Michael Houstoun & Bella Hristova

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24 August 2017, Blyth Performing Arts Centre, Havelock North

When Chamber Music New Zealand declared that Kiwi pianist Michael Houstoun and Bulgarian violinist Bella Hristova would this month reprise their successful 2008 concert tour with a programme of Beethoven violin sonatas, the event was pretty much guaranteed to sell itself.

Indeed Havelock North’s Blythe Performing Arts Centre drew a sizeable audience on Thursday, and most expectations would have been fulfilled with the programme – Sonata No. 1 in D, Op. 12, No.1; Sonata No. 4 in A minor, Op23, and the “Kreutzer”   Sonata No. 9 in A, Op. 47.

Hristova considers that the tour nine years ago – part of her prize for winning the Michael Hill violin competition  –  was  the start of her performing career.  A visit to her website reveals just how busy (and rightly acclaimed) she is, and a revisiting of her collaboration with Houstoun, in which both discovered a mutual passion for Beethoven, was certainly worth observing first-hand.

Hristova is an immensely rewarding performer.  She played with bravura, great expressive power as well as consummate tenderness. And her tone was simply delectable.  Houstoun’s accompaniment was responsive and refreshingly insightful.

Together they shone particularly in the magisterial Kreutzer sonata, a virtuosic work for both instruments and which in its emotional breadth proved a watershed for chamber music.  It’s always a pleasure to hear such a nuanced rendering of a mainstay of one’s favourite repertoire.  Clearly there is much about working with Hristova that Houstoun has found equally captivating.

Not only would Thursday’s fare have rated high on the agenda of any seasoned or aspiring violinist, but it was also an accessible drawcard for anyone hungering for performance music. And yet . . . barring one or two exceptions, it was an audience of grey heads.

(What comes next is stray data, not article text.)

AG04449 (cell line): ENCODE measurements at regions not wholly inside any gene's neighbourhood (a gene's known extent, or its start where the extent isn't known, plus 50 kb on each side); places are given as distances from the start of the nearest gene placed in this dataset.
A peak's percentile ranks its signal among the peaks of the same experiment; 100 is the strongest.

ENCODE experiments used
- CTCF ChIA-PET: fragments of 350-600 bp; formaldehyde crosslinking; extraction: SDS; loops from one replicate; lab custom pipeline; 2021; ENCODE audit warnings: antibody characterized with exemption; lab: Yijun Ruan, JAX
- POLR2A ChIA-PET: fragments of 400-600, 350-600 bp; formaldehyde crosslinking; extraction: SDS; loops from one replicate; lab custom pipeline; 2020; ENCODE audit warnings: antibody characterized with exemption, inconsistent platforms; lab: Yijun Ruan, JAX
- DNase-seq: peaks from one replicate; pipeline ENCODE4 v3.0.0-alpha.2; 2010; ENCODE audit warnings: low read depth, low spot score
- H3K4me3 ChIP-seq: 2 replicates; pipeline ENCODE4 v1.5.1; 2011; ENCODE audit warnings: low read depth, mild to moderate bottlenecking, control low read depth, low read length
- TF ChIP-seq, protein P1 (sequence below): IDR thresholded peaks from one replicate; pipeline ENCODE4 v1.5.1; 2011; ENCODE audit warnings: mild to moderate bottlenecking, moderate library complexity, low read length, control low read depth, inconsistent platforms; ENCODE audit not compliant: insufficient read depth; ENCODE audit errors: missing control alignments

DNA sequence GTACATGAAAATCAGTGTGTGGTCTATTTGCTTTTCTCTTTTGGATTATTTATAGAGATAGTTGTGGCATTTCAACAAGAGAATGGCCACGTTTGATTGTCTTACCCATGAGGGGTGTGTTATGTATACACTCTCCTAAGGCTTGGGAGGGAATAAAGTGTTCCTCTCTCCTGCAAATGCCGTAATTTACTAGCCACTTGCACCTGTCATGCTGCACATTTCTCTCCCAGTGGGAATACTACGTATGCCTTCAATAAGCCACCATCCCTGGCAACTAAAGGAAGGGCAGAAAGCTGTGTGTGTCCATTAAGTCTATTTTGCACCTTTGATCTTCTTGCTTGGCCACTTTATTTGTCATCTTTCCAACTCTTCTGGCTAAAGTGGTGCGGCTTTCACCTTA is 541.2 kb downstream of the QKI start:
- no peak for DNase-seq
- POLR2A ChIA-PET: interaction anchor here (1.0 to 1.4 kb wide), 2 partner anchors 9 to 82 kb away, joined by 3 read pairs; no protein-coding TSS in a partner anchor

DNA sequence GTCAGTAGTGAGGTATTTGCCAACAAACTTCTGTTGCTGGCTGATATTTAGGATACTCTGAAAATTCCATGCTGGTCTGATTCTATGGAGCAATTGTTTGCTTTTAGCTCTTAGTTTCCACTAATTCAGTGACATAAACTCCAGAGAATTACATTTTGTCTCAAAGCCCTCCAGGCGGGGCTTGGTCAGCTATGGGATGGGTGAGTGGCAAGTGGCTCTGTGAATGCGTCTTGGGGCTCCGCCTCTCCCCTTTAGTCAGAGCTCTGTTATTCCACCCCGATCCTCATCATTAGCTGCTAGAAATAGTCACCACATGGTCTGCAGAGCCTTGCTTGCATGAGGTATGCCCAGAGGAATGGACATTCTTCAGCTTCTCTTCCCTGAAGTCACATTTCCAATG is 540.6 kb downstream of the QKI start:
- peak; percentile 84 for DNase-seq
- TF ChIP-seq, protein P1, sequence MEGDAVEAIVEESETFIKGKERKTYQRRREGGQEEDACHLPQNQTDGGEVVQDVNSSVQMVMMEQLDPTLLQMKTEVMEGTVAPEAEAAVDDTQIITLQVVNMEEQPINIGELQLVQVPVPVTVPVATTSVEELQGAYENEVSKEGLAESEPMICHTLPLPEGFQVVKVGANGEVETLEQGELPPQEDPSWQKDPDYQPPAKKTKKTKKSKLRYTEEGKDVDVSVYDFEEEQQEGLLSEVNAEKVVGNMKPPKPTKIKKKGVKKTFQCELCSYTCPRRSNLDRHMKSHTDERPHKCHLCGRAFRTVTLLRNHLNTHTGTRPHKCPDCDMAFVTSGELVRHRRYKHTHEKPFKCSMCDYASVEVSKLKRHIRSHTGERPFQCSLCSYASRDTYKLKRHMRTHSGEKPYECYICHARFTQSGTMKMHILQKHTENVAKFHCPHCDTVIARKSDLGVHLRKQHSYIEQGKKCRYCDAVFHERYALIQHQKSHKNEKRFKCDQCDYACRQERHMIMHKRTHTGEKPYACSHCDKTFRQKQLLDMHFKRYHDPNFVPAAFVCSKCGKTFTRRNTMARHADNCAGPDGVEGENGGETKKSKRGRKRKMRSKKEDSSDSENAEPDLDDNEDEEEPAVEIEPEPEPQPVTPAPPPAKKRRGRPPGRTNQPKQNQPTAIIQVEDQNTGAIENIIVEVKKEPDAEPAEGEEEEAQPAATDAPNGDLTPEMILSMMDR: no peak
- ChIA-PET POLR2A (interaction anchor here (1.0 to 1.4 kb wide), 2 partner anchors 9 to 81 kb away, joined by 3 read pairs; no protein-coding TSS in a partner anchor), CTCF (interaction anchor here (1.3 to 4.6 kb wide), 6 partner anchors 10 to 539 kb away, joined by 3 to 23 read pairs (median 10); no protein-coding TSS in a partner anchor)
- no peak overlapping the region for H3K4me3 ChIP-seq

So where were all the young that night?  It is a surprisingly regular feature of such performances that so many capable of enjoying them are absent, particularly as many first-class musicians would appreciate, and benefit from, such patronage.

Is the enriching experience of attending a top-flight performance not sufficiently appreciated?  Has the misconception taken hold that recorded music is as near as dammit to the real thing, ignoring the audiophile’s law of diminishing returns: that no amount spent on recording technology can ever compensate for actually being there?

The region has no shortage of music students who should at least profess an interest in two artists at the top of their craft. They can’t all be holding down night-time jobs – preparation, perhaps, for careers in music.  Perhaps there should be a requirement for all students of music to attend a minimum number of live performances.

For those who stayed home, their loss, of course.  But what a wasted opportunity.

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